Perception vs. Reality
So what's it like to be a pro photographer? I touched on this a little bit and I created this pie chart in one of my books back in 2012. The myth, how people think photographers spend their time versus the reality. So I know, I always get this. I remember when I went to Tahiti to shoot at Teahupo'o and I never got so many requests to carry my bags on any assignment 'cause in America at least we think of Tahiti as this super exotic place in our minds and it's a gorgeous place, don't get me wrong, but they think I'm out there creating images like two thirds of the time. Just constantly shooting shooting shooting. And then when I'm not doing that I'm either partying like a rock star or traveling to the next exotic location. And I know maybe a couple of photographers that party like rock stars but I don't know too many that party like rock stars. I definitely don't. And occasionally as you'll see in reality here, I do travel to some exotic locations, that's part of being an adventure sport...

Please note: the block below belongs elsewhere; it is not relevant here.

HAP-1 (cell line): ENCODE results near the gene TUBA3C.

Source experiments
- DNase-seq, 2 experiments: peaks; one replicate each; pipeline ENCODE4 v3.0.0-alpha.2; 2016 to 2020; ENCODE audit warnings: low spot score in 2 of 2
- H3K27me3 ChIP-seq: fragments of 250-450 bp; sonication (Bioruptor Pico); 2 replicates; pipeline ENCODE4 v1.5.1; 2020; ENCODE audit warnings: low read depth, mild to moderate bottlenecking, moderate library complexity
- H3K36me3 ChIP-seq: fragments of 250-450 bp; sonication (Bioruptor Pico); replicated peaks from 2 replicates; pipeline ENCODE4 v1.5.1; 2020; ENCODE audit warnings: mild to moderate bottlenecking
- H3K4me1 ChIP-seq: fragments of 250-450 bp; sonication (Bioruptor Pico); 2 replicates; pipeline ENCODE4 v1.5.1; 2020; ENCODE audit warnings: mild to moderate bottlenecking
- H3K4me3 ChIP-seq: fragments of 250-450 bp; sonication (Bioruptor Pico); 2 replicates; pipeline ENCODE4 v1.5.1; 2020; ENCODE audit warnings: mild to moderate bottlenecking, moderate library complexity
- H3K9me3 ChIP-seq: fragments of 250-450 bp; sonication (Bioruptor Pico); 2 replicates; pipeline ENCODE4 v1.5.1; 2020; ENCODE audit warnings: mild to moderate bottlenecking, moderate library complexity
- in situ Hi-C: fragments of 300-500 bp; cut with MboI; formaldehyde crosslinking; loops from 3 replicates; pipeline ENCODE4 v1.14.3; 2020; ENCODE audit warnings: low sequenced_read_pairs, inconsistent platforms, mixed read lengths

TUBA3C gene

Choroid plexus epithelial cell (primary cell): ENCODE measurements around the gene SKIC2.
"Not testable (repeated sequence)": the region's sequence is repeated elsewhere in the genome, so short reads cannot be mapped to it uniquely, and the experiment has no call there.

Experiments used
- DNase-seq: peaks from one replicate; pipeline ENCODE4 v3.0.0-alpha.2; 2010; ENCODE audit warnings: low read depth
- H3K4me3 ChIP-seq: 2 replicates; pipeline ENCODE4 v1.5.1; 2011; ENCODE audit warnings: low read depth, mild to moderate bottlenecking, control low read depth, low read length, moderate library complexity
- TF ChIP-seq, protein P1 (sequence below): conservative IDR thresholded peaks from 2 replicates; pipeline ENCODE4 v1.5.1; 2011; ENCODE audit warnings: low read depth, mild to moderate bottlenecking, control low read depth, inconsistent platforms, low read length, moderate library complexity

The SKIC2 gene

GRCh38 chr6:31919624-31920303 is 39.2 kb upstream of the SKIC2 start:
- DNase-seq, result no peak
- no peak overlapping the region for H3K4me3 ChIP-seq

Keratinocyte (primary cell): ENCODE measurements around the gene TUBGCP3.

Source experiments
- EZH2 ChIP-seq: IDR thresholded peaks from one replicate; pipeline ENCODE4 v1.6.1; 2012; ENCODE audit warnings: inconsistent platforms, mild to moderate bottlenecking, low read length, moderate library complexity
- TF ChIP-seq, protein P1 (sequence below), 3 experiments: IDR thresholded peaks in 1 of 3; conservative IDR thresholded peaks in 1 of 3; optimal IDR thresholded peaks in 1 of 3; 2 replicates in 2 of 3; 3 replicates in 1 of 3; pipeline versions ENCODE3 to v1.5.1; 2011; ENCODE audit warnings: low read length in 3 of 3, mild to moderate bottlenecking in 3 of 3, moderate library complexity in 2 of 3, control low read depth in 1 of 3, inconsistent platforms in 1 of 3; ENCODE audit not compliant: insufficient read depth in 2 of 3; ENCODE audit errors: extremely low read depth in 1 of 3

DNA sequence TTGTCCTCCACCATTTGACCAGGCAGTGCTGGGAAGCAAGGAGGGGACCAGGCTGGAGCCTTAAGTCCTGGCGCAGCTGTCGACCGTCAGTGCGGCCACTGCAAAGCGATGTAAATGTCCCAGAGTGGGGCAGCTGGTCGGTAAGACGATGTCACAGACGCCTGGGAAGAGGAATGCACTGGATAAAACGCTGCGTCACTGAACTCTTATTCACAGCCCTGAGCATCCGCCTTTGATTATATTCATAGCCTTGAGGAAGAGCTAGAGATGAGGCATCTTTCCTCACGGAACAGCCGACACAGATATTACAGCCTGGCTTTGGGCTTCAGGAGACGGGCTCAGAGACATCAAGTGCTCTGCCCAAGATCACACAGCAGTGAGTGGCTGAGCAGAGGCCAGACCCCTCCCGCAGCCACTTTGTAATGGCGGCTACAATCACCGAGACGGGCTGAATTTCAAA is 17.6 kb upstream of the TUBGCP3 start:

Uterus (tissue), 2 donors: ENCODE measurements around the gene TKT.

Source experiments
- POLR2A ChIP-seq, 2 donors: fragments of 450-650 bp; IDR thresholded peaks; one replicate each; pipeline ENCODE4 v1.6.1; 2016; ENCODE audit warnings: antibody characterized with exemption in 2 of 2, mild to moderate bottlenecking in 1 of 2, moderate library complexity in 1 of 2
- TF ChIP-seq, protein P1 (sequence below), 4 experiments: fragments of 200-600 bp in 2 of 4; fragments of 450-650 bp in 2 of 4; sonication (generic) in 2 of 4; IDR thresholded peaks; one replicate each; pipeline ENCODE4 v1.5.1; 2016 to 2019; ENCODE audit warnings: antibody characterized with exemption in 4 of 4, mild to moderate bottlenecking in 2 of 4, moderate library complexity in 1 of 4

s photographer. But that's a small part of it and usually those trips are so grueling that I'm destroyed by the time I get there or definitely destroyed by the time I get back. Physically exhausted. Editing is about a quarter of my time. Every time I shoot one day that's probably two days of actually sitting in front of my computer and editing my images. Marketing is a huge part of that and a lot of these, networking is part of marketing, meeting and communicating with clients so that's like 40% of it is marketing, social media and blogging. Accounting, sadly not that much fun but critical. Shooting is only like 9 to 10%, 10 to 15%, it depends on the photographer. Some photographers that have a bigger staff around them or a production company working with them might shoot a little bit more. But the reality is the shooting is the easy part. And if it's not easy for you to come back with amazing images, you're going to have a major issue making that career work. So the technicality, all that stuff of shooting, that is the easiest part of the job. The hard part is getting the next job and convincing a client to give you whatever, 50 to 100,000 dollars to go out and make these images and not every job is 50 to 100,000 dollars but especially those bigger jobs, if they're going to invest in you they've got to know that you can come back with what they need 'cause they're not gonna just throw 100,000 dollars in the wind. It might be a couple thousand dollars for a magazine, it might be 500 bucks for that one day of shooting for the magazine. But even with all that life, I feel like I live a blessed life. Because I get paid to go out to these amazing places, especially as an adventure sports photographer I get paid to see these world class athletes doing incredible things all over the place. And it's fun to hang out, I'm a climber I'm an athlete myself so it's fun to be out there with my peers seeing what they can do and really documenting that and sharing that with the world and helping the athlete's career move forward as well. So I would say I think you have to be passionate if you're going to make this work. And this is maybe no news to anybody, maybe these are all the same things that all the other classes have been saying but photographers say all the time, but I mean the passion is a big deal. For me especially, if I didn't shoot these sports that I'm really excited about or passionate about, I wouldn't be a photographer, I wouldn't be that excited. If I had to shoot weddings I would be out of here fast. That's just not what I'm in love with. But for other people that is. It's definitely a business but for me I'm trying to communicate what's going on in this world of outdoor adventure sports and I'm just so passionate about that that I would be doing this even if I wasn't getting paid to do it. And I think that comes down to find that thing that you're so excited about in life that you're so passionate you'd be doing that or photographing that without a paycheck, it's a lot easier to turn that into a career than it would be cookie cutter Xerox machine shooting whatever you can make a living doing. And it depends on what you want to do, but that's just been my experience. So do you have the skills to be a pro photographer? Well we all start out, I'll say I learned a lot about photography in the beginning, I started 20 years ago so it definitely wasn't the digital age. It was harder back with film that I think it is now to some degree. But I wasn't taking unbelievable pictures, I got a few here and there early on but you know you continually grow as a photographer. I think one of the things to think about is you learn 80% or 70% of what you're gonna know as a photographer in the first two years and the next eight years, so up to 10 years you're gonna learn another 20%, so you're up to 90% of what you're gonna learn as a photographer. That last 10% of mastery is going to take the rest of your life. So if you're aware of that, you're aware it's a long term game and the thing is you can't think that this is gonna happen overnight. I think I was lucky early on I had this perspective having talked through some pro photographers that I knew through ASMP, the American Society of Media Photographers which is the largest pro photography organization in the United States at least. And I was clued into the fact that this could take five, 10, 15 years to actually get to the point where I'm making a decent living. So I have to be persistent enough to get to that point. And a lot of photographers try it out for a year or two and it doesn't work out and that's a major, a lot of people drop out. So that persistence part is a huge part of the equation. So on this slide it talks about passion, persistence, motivation, thick skin 'cause you're going to be told no thousands and thousands of times and you've just got to get over it. But the key part of this whole thing is hard work. And I mean, it comes back to how much do you want it and how hard are you willing to work? 'Cause there's gonna be somebody else out there that you're competing against that's willing to work harder than you maybe and they may not be as good of a photographer but if they work harder they can go farther than you can even though you might be the better photographer. So you notice I haven't said anything about talent here so far, hard work is the glue that makes it all work. The persistence and the passion are secondary to that hard work part of that equation. How long will it take to make a decent living, and I should put that decent in quotation marks, decent depends on what you need to make a living. For me I made negative money the first three years I was in business. It was the film days, I'd spend a thousand dollars a month just on film and processing alone, much less like traveling to go shoot something. And nobody was hiring me for assignments my first three years because I still had a part time job, I worked part time at an outdoor store even though I studied physics, I didn't do physics because that would take up too much time. I chose a job that I could get off two months or two weeks every month, that gave me a lot of free time and still make enough to make end's meet at the end of the month. I lived in super small apartment that was like a third of the size of the studio we are in. My car, my Subaru Outback was bigger than my first apartment when I started out. So that tells you I was willing to give up everything in life to make this happen. I was never at home really either. So I realize it would probably take me three to five years to kind of get my foothold, to get established, and I had an idea that five to 10 years to really get to a point where I wanted to be and then I think it's typical, 10 to 15 years to get to that sweet spot of your career at least in the genre I'm in in terms of shooting for big magazines and commercial clients for ad agencies. If you're shooting wedding photography it probably doesn't take that long. It probably takes three to five years minimum to get established, but if you want to be the best wedding photographer on planet earth it might take 10 to 15 years. And we're probably covering the basics here. I know lots of people probably know this stuff already. What do you need to be a pro? Well you know, health care, you still need all the stuff that you need for any other job, but it's different when you're a freelance anything because you don't have it given to your by your employer, you are your own employer. So I mean besides the obvious you need camera, photo equipment, you need some place to actually work up those images, an office of some sort, maybe a studio, a studio's probably not ideal if you're starting out unless you really need a studio and all your stuff is shot in the studio. Business insurance, 401K is a good idea, I didn't start on that until way later. That got thrown into the back of the bus. An accountant, the first thing I would suggest is get an accountant or find an accountant and sit down with an accountant and talk for a few hours. That was gold, that was a recommendation given to me very early in my career and saved me a lot of hassle. Gross receipts in a lot of states, here in the United States, which is sales tax, they will be on you like white on rice if you don't get that taken care of so that's one little thing that I figured out really fast. You need a website these days. You don't necessarily need a huge marketing budget but you need some way to market yourself. Internet is not that inexpensive, I pay like 100 dollars a month for internet because I need like the fastest internet I can because I'm constantly uploading gigabytes worth of either video footage or images so there's a lot of expenses. And I think if you're starting out, you've got to list out all those expenses and then add on top of that how much you want to make each year and that tells you very clearly what kind of money you need to start bringing in to make that happen or be viable. And early on I realize you wanna just cover everything, maybe you have a part time job so it depends on where you're at and what's going on. But the critical part of that is just knowing what your overall expenses are going to be so you can see if this is even a viable career move into photography.